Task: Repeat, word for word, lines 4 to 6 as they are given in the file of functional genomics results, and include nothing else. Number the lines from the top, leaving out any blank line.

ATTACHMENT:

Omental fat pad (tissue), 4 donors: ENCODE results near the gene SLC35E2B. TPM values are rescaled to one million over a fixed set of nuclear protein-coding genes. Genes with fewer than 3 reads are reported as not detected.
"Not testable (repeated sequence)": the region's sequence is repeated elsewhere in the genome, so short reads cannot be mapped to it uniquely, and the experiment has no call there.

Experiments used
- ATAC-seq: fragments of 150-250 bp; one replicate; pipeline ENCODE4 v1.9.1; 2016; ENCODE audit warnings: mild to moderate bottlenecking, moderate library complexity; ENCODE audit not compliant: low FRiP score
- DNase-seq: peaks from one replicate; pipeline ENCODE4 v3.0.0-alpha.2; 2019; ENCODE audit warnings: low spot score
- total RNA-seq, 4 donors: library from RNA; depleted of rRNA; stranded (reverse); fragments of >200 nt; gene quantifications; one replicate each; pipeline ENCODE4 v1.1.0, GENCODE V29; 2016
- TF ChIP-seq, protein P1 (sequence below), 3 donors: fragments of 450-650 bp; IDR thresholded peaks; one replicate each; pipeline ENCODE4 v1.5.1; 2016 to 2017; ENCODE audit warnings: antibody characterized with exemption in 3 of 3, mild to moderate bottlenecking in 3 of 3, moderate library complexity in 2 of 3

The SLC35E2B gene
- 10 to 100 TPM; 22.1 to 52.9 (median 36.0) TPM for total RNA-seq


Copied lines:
- ATAC-seq: fragments of 150-250 bp; one replicate; pipeline ENCODE4 v1.9.1; 2016; ENCODE audit warnings: mild to moderate bottlenecking, moderate library complexity; ENCODE audit not compliant: low FRiP score
- DNase-seq: peaks from one replicate; pipeline ENCODE4 v3.0.0-alpha.2; 2019; ENCODE audit warnings: low spot score
- total RNA-seq, 4 donors: library from RNA; depleted of rRNA; stranded (reverse); fragments of >200 nt; gene quantifications; one replicate each; pipeline ENCODE4 v1.1.0, GENCODE V29; 2016